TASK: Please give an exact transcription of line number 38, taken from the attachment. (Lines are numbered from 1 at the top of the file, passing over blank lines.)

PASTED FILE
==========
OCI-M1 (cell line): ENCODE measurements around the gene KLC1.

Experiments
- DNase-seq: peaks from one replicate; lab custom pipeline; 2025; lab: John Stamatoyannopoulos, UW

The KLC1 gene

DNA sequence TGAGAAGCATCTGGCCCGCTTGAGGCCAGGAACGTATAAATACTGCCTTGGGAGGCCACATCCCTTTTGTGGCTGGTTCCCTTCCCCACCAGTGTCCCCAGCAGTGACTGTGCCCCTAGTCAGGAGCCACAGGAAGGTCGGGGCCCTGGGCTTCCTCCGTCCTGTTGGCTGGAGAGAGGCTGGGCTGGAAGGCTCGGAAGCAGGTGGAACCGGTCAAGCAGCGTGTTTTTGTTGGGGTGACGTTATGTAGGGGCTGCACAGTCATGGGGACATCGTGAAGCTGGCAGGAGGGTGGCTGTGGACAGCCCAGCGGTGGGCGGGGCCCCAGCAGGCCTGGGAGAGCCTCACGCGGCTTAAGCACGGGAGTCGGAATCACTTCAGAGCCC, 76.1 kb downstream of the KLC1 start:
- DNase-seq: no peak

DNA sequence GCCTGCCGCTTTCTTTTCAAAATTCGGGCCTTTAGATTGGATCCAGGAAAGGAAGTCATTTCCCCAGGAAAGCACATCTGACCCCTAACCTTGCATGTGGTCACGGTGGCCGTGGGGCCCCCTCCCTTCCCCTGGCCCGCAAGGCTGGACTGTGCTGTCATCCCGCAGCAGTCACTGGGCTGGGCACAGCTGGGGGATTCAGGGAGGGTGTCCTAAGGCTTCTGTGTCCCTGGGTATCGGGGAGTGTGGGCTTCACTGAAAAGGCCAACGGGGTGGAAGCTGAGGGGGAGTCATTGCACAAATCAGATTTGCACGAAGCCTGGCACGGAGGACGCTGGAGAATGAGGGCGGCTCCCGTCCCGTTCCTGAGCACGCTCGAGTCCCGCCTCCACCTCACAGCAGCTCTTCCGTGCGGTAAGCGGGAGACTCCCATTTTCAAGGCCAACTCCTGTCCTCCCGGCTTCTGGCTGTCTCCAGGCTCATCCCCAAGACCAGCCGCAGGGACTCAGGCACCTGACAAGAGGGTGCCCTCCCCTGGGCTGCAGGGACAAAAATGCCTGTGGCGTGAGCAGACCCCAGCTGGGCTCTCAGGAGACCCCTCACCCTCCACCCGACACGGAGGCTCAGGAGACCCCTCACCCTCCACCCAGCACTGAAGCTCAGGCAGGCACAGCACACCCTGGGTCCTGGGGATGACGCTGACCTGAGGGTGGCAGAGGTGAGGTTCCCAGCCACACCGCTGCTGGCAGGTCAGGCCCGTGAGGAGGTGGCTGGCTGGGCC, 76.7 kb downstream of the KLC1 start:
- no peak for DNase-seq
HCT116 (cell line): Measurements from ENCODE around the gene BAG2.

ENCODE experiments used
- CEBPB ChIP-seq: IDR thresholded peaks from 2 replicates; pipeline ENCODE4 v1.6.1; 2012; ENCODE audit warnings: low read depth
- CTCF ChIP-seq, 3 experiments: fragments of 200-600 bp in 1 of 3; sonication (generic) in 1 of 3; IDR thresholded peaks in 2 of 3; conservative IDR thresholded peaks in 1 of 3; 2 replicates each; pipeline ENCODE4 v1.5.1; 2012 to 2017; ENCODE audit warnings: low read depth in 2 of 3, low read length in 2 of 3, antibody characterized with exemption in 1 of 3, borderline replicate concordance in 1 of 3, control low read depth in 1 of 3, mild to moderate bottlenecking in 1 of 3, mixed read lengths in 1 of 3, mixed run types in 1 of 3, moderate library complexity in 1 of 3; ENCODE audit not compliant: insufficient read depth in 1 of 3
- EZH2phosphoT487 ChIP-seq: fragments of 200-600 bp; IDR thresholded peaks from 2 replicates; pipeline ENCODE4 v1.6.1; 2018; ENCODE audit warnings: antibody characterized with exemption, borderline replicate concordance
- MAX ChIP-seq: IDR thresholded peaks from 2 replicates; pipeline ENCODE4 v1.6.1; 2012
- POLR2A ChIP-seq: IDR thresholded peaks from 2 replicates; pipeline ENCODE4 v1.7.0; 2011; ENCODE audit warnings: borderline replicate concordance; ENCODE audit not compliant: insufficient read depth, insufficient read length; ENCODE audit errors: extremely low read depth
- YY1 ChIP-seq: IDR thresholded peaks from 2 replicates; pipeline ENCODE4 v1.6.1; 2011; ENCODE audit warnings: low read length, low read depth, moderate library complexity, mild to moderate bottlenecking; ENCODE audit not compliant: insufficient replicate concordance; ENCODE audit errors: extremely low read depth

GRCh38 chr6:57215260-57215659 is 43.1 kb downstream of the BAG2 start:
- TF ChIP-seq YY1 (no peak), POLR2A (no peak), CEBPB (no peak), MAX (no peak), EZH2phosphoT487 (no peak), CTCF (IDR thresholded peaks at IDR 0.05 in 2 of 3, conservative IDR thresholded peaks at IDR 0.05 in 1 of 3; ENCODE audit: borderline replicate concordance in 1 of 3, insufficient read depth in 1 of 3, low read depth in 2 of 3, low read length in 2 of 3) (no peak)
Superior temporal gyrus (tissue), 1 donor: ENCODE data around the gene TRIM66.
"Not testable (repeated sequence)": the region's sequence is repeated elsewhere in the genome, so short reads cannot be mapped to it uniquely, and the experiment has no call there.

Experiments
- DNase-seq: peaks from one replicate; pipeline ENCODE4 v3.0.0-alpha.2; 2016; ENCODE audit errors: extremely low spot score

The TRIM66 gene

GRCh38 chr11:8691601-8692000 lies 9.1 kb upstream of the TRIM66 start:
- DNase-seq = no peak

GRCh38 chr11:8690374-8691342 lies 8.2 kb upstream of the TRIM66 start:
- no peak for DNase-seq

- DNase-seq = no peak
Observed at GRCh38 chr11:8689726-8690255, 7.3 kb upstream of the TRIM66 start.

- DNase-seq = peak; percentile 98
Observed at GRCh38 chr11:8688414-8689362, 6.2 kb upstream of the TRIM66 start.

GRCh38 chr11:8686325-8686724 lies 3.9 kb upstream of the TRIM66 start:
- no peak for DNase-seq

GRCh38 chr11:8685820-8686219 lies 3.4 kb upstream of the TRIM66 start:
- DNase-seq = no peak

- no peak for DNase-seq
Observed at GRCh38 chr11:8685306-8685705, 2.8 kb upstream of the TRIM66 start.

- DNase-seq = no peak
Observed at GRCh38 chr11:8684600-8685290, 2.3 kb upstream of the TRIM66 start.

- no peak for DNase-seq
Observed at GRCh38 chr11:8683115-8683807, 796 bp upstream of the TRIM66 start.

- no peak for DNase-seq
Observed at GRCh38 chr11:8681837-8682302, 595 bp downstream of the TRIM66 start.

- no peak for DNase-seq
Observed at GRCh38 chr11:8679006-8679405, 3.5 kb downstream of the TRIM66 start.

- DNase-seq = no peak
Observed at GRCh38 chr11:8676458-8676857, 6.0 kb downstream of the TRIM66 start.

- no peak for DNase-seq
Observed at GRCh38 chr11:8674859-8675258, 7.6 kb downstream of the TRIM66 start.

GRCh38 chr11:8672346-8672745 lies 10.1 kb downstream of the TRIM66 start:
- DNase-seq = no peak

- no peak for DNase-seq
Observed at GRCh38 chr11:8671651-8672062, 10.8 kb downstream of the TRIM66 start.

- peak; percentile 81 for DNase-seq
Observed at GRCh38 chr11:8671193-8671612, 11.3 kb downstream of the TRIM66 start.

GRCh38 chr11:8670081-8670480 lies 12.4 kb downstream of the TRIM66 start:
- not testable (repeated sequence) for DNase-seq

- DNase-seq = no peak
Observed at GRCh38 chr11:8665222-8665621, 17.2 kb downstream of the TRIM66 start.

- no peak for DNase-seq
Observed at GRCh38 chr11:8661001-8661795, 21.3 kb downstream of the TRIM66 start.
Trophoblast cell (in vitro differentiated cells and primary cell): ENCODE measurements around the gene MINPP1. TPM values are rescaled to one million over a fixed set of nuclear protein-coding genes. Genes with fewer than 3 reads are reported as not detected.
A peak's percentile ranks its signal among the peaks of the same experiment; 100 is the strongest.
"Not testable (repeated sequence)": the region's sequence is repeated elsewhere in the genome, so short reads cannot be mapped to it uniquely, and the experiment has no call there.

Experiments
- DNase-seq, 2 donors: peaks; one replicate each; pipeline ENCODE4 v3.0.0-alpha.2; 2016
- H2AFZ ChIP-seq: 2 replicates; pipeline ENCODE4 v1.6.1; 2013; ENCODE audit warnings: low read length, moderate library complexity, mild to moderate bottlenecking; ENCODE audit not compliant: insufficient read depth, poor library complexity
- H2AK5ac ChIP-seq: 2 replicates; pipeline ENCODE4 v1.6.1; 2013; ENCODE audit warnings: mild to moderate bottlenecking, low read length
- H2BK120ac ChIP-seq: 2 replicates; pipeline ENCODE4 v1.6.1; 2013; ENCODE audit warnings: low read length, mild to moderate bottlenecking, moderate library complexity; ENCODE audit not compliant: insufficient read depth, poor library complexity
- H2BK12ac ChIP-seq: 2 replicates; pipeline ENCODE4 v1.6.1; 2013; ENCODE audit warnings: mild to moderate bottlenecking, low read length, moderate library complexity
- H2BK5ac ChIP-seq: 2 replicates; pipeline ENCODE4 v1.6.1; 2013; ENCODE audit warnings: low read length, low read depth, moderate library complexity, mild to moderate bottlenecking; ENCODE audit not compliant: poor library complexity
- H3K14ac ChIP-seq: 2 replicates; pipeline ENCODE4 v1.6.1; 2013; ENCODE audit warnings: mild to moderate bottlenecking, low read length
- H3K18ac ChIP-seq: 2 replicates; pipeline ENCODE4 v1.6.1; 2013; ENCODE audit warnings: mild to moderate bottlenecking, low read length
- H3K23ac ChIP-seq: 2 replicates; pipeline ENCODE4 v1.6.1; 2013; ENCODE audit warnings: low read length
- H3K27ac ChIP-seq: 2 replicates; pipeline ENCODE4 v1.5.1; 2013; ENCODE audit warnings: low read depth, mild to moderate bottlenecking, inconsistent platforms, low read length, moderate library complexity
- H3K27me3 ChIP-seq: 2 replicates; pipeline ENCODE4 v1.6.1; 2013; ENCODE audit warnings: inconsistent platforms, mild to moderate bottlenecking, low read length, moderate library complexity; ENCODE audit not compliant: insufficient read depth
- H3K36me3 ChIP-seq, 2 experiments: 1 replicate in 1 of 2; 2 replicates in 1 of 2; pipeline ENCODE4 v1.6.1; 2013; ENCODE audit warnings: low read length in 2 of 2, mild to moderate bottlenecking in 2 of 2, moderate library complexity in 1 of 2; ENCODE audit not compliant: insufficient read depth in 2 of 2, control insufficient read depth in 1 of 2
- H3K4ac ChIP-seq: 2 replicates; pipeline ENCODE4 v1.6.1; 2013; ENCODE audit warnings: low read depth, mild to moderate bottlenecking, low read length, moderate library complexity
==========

- DNase-seq = no peak